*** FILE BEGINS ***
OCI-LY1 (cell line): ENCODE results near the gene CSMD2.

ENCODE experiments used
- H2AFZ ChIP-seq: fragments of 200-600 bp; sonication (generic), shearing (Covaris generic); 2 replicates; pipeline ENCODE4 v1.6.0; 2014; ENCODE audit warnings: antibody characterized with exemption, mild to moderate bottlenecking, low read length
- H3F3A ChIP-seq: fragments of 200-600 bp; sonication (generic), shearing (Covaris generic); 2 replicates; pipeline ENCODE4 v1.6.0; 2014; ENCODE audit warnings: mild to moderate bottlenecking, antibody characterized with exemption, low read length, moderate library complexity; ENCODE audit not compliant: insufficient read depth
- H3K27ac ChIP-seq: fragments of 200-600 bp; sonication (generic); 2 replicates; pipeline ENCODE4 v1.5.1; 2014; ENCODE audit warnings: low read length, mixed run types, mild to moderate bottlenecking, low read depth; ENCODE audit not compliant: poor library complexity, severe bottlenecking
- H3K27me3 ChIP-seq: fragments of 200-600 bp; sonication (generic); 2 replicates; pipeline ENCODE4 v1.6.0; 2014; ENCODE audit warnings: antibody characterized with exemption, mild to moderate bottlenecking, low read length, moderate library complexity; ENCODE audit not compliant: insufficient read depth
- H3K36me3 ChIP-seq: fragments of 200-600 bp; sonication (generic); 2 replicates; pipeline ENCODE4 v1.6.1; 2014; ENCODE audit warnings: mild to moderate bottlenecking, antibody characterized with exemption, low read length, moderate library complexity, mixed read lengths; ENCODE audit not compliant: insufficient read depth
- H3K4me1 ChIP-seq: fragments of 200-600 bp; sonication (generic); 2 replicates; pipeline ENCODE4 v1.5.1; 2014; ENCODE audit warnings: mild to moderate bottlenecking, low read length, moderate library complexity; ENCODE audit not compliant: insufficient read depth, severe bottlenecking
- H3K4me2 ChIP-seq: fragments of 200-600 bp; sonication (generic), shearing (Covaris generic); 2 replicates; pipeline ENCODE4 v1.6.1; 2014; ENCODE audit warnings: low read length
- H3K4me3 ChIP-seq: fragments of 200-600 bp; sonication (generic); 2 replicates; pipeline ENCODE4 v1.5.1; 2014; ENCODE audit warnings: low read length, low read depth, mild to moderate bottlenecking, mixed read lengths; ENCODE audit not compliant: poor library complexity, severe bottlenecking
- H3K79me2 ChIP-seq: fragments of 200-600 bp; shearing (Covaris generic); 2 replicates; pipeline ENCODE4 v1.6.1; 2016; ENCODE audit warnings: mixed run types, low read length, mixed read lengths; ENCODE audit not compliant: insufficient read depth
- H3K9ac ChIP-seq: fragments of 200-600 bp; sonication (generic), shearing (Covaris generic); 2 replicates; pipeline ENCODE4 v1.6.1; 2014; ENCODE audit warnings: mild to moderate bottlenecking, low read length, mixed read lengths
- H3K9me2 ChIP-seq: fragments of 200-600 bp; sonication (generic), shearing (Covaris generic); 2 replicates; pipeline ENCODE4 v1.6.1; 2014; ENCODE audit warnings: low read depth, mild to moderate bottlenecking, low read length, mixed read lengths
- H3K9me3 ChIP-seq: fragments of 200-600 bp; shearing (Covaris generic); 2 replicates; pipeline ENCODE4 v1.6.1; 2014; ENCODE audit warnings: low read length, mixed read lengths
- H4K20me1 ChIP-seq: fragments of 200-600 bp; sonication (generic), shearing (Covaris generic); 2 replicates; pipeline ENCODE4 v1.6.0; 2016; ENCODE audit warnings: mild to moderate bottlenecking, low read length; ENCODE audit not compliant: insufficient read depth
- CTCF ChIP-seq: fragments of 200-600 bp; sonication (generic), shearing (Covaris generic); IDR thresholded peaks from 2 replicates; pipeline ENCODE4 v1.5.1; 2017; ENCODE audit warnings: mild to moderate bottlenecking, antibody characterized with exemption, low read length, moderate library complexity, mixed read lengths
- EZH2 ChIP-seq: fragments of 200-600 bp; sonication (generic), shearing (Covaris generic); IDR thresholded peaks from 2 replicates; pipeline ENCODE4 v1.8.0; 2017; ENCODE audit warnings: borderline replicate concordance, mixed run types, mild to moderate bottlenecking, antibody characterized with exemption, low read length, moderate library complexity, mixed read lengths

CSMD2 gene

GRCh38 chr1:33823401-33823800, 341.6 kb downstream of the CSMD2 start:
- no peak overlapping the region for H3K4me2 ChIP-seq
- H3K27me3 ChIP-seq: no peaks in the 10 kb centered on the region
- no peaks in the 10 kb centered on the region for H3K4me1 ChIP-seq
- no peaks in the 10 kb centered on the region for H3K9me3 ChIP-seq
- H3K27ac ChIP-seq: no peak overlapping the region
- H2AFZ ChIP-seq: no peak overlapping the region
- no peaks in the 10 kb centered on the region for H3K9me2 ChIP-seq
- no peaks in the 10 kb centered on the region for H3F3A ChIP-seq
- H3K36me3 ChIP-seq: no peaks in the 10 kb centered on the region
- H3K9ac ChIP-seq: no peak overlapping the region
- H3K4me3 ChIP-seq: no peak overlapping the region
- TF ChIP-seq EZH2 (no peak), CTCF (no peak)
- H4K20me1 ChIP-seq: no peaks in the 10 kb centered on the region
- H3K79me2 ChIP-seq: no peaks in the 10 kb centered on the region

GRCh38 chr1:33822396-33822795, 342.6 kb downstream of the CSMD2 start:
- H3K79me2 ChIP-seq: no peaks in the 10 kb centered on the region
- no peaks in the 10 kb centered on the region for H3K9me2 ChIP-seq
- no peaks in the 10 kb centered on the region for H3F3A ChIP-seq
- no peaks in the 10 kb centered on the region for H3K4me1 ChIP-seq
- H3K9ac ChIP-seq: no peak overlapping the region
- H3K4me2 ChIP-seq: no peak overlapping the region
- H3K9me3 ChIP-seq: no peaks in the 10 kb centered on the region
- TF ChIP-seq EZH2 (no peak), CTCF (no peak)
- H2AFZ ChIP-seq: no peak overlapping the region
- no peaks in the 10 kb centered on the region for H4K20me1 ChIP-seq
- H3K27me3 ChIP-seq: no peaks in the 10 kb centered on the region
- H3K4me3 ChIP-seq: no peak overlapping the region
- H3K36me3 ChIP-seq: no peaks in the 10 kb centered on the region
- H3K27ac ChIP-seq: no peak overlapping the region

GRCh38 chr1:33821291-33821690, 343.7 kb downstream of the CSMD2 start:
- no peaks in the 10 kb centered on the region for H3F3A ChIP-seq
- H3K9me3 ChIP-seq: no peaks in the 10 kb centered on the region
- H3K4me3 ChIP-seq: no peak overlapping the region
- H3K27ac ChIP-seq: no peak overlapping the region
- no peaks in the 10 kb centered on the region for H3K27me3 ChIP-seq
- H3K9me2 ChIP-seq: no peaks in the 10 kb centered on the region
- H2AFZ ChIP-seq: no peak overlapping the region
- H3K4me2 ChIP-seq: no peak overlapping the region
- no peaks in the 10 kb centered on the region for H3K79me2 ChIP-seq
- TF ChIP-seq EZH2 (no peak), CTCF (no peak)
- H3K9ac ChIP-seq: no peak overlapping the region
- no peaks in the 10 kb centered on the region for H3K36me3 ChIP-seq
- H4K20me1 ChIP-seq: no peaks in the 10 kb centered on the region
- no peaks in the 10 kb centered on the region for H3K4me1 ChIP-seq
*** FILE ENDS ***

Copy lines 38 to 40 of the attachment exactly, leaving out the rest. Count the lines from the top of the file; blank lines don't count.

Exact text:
- no peaks in the 10 kb centered on the region for H3K4me1 ChIP-seq
- H3K9ac ChIP-seq: no peak overlapping the region
- H3K4me2 ChIP-seq: no peak overlapping the region